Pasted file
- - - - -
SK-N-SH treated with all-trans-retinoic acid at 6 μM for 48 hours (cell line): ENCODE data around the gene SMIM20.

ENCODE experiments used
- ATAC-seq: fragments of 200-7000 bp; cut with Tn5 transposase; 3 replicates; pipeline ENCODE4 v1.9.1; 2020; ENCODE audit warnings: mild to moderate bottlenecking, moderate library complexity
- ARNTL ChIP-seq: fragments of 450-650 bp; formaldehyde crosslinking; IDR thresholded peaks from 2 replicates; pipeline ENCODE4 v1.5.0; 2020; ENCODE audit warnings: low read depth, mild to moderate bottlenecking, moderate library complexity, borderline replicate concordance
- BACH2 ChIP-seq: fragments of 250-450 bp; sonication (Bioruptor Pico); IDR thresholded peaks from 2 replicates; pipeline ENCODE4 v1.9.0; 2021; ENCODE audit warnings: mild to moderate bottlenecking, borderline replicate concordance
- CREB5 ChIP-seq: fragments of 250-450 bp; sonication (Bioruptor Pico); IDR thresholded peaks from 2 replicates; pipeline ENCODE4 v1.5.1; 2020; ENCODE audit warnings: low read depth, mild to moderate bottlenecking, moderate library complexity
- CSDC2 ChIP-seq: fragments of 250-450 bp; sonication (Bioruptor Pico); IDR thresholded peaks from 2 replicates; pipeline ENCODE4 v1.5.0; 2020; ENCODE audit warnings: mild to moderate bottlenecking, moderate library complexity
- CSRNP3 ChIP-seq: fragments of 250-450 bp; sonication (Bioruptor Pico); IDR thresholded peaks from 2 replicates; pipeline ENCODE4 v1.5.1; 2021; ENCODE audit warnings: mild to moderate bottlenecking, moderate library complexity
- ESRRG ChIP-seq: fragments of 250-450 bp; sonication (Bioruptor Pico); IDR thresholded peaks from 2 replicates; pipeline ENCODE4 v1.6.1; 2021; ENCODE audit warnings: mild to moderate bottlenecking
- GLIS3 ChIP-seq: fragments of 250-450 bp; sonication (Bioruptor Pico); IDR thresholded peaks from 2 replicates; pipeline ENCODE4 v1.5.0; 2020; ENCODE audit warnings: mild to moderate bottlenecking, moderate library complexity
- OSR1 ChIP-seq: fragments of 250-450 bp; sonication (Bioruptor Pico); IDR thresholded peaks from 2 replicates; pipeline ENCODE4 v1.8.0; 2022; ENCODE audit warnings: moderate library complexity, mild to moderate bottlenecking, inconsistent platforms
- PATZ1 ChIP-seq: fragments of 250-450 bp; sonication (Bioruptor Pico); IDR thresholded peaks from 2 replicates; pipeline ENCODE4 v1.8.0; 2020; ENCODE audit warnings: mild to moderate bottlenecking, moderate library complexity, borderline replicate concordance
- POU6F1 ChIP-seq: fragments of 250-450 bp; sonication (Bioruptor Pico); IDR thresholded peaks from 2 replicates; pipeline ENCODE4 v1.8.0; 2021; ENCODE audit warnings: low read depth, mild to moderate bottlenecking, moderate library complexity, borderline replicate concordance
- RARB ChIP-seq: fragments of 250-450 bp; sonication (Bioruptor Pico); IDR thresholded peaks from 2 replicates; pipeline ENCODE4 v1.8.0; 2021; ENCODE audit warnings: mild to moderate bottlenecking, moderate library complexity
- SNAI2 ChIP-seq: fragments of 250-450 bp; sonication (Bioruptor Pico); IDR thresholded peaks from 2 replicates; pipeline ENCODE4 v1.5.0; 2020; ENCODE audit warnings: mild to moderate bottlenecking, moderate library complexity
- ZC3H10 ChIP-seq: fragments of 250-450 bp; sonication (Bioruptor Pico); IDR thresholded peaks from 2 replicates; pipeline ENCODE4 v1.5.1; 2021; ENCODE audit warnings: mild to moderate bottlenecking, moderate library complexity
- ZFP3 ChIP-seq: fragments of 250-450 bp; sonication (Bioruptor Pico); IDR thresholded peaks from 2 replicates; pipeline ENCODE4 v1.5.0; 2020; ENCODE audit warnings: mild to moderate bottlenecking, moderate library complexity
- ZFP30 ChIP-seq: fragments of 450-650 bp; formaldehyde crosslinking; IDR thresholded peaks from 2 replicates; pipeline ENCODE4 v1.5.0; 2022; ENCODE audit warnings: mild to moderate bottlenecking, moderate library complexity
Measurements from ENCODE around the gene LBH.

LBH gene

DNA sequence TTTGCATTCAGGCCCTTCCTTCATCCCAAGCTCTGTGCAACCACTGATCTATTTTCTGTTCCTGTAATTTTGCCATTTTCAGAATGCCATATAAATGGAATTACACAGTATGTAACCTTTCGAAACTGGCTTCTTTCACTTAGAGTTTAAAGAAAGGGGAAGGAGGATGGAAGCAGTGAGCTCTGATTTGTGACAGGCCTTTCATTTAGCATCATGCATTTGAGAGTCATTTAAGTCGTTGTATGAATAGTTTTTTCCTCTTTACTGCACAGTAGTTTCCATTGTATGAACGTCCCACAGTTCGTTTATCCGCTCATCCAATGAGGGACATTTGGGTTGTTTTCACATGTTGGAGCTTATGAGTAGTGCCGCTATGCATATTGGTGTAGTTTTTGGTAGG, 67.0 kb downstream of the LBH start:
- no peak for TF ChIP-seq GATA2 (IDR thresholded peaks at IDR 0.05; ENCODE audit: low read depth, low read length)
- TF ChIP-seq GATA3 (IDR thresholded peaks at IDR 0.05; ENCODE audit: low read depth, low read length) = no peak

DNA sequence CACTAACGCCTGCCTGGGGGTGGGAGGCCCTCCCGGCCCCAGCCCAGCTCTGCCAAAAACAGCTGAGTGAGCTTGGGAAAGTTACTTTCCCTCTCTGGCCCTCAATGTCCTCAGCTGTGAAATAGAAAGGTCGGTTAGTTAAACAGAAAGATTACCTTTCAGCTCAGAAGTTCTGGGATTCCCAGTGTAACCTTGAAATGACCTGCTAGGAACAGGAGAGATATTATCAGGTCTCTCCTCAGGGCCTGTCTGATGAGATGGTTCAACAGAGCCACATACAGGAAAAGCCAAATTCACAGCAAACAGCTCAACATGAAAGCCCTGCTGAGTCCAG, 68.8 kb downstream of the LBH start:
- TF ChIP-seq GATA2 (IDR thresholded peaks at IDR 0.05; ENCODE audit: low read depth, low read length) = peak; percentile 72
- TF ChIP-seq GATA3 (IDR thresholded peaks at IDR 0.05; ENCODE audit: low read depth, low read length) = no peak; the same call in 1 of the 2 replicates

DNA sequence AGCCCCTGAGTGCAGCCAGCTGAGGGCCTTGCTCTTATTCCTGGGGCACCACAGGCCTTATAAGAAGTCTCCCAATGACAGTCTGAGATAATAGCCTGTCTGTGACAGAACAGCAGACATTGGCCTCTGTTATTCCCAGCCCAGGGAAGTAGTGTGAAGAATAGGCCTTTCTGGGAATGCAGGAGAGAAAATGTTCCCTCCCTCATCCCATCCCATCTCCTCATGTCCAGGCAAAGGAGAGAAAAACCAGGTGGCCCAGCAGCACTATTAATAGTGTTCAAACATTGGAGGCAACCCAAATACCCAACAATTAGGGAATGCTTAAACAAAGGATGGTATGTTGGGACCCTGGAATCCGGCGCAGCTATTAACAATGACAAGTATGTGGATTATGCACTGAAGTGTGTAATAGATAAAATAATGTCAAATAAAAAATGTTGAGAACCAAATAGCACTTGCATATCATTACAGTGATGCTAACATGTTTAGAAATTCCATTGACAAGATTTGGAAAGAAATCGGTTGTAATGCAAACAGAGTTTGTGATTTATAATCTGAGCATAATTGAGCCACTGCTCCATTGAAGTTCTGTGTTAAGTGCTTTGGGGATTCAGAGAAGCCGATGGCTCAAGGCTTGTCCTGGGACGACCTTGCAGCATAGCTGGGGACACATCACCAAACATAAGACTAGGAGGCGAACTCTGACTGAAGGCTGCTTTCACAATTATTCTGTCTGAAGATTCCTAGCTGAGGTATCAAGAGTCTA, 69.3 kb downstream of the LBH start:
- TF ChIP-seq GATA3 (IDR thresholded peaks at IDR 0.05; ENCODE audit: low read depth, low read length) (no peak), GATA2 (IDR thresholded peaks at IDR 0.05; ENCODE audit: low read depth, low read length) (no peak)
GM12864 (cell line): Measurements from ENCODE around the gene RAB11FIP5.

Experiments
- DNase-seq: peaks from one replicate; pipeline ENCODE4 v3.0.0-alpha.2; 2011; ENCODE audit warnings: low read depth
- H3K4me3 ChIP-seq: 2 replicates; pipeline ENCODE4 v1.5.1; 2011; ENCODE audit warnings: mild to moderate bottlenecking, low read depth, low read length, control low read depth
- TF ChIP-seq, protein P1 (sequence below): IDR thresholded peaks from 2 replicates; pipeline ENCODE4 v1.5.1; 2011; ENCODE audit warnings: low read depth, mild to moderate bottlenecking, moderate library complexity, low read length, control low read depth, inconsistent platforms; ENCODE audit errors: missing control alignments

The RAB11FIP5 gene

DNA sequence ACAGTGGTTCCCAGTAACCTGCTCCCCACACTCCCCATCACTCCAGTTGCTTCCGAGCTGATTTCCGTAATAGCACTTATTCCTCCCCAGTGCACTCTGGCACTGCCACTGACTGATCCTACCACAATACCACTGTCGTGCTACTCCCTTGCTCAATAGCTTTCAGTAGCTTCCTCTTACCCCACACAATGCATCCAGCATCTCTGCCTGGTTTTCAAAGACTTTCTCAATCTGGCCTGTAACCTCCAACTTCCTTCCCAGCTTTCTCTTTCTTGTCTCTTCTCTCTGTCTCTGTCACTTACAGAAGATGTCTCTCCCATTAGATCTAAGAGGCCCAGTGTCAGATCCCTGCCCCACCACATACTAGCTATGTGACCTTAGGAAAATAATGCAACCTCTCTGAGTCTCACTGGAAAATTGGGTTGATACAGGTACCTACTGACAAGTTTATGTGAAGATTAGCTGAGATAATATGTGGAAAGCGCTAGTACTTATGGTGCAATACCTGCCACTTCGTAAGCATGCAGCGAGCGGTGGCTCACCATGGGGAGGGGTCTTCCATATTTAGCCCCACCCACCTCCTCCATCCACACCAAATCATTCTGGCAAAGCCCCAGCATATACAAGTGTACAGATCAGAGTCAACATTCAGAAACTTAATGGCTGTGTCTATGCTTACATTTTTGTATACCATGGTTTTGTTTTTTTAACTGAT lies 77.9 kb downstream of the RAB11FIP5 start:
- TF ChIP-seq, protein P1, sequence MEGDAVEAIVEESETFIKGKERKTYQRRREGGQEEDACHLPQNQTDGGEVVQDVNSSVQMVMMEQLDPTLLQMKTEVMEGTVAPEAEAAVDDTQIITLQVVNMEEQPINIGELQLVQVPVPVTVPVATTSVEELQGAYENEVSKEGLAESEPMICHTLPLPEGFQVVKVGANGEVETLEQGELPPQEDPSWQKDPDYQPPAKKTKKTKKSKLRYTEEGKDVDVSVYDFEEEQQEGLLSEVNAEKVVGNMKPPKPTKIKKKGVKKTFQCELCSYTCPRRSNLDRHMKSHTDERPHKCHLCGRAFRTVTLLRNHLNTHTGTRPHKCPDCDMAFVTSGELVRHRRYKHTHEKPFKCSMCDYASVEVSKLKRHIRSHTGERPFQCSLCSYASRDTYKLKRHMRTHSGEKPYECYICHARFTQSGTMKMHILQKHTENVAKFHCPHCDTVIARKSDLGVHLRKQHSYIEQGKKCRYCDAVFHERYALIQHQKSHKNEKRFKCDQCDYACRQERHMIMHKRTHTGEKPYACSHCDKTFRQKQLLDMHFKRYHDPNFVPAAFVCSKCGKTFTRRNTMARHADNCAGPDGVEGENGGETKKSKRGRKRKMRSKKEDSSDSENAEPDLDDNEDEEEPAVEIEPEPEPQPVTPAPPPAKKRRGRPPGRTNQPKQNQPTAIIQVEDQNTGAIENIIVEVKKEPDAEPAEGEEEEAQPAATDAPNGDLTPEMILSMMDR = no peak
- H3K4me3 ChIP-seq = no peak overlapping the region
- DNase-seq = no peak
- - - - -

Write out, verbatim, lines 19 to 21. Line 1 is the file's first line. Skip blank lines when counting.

Measurements from ENCODE around the gene LBH.

LBH gene

DNA sequence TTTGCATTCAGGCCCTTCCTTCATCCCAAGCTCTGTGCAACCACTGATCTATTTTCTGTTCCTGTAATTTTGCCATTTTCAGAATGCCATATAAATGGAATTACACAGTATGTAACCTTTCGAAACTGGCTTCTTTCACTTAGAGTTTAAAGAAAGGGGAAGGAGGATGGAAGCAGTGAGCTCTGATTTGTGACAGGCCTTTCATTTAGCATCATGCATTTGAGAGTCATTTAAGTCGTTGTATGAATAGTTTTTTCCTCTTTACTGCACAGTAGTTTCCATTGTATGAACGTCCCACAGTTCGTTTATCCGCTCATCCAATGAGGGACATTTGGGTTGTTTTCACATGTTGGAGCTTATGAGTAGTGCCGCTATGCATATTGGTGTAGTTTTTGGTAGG, 67.0 kb downstream of the LBH start: